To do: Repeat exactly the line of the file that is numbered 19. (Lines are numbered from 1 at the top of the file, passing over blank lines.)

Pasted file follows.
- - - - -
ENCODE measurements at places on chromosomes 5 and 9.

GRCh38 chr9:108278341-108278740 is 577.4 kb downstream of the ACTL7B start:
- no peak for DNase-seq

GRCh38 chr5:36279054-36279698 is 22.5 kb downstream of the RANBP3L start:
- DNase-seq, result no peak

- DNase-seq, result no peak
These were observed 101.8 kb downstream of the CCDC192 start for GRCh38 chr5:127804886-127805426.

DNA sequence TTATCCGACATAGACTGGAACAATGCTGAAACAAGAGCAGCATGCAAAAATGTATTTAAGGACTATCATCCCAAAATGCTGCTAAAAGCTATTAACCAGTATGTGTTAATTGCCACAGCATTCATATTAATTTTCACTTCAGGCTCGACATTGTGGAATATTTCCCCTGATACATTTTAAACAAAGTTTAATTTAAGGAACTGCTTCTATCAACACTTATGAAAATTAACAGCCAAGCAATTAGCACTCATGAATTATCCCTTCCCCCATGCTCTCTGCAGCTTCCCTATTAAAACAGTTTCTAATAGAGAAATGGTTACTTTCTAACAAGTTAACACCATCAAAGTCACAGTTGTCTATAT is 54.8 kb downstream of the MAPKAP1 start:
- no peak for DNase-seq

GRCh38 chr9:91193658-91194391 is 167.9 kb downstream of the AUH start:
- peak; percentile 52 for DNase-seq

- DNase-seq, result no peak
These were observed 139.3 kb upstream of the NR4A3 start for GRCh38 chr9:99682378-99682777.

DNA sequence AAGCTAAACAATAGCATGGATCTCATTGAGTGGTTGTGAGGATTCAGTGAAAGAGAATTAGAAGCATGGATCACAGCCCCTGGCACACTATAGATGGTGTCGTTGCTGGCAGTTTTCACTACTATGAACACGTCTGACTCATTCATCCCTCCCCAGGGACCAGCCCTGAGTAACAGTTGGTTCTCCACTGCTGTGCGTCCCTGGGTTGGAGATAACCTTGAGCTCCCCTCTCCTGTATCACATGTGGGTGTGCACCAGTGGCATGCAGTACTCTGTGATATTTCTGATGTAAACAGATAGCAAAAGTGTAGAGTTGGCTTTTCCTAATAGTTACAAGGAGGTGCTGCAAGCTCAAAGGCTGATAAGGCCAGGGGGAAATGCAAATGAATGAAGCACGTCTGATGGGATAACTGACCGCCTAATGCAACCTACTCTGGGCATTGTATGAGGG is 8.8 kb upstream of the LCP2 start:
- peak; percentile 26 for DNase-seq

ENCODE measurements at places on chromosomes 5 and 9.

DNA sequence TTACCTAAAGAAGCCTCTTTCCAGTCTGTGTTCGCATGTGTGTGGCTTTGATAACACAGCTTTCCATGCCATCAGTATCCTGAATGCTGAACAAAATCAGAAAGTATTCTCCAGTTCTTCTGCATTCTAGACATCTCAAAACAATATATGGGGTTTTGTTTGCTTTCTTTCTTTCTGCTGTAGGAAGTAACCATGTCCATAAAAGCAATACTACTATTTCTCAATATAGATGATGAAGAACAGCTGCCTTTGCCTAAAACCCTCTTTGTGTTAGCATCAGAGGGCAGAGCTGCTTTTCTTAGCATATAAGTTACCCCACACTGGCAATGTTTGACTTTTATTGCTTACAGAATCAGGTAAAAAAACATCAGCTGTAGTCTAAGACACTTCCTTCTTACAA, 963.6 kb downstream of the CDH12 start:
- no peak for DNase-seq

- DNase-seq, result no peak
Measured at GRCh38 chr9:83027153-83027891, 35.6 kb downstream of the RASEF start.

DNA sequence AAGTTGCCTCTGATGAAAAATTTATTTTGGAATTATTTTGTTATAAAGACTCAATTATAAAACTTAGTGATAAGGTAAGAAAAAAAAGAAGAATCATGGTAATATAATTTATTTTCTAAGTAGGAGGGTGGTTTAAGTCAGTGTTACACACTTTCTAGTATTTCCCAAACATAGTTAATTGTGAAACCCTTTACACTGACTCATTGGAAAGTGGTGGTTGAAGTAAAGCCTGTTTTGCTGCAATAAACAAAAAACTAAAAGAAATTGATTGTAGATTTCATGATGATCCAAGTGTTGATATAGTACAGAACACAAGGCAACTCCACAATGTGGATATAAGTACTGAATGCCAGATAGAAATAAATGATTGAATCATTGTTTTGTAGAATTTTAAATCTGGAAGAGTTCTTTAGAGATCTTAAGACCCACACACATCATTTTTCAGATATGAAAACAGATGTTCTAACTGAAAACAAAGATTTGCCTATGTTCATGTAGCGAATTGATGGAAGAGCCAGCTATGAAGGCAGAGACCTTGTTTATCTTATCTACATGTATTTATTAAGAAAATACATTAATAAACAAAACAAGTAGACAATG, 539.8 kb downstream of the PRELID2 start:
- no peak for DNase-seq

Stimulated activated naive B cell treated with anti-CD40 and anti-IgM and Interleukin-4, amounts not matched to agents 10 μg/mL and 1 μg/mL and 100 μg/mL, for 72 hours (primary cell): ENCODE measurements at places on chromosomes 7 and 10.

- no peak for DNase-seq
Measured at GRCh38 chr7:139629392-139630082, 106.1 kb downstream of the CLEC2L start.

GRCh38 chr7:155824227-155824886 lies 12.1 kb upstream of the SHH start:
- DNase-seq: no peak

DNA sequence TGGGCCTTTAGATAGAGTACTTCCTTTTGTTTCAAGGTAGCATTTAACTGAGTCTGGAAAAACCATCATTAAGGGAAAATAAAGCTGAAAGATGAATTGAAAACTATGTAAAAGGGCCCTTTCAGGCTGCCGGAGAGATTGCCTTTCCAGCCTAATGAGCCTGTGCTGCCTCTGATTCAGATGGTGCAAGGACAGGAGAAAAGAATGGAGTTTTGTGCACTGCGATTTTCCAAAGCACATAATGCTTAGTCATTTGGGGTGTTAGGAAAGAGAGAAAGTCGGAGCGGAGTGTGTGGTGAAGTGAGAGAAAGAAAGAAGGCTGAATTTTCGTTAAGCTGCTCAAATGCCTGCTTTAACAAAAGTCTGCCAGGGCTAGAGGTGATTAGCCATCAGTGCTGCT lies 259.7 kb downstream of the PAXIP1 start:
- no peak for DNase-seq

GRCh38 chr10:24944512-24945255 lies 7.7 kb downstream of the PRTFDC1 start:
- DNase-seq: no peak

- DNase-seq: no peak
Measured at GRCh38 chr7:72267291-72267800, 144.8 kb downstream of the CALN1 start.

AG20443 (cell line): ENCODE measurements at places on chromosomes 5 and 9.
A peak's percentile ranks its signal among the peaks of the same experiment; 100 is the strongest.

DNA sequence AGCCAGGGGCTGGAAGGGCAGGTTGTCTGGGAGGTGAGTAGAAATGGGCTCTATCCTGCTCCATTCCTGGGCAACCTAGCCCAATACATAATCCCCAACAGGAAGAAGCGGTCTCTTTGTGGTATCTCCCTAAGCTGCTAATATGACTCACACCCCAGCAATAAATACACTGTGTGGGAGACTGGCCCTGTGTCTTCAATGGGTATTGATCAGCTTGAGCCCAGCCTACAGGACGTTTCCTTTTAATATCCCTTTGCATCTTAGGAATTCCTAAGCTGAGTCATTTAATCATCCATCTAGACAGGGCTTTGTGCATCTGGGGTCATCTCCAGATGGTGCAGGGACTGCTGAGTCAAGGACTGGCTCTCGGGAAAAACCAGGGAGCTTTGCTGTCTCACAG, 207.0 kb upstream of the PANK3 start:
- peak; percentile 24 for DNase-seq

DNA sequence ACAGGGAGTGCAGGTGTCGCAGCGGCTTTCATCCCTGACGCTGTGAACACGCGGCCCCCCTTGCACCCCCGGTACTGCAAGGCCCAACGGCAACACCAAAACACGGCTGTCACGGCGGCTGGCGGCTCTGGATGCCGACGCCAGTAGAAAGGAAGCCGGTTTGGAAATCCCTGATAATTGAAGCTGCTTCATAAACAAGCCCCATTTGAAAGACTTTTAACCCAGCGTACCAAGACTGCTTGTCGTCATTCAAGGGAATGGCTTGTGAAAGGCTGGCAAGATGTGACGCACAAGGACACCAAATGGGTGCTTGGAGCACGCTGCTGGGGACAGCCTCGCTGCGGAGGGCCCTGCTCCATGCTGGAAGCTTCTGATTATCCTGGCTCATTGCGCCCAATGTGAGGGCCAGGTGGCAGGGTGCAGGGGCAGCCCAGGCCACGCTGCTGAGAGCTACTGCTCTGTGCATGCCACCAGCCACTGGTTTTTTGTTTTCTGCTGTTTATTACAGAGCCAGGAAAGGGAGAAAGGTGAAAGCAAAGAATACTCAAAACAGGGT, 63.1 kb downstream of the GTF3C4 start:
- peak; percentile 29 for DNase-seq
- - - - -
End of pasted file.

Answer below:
- DNase-seq, result no peak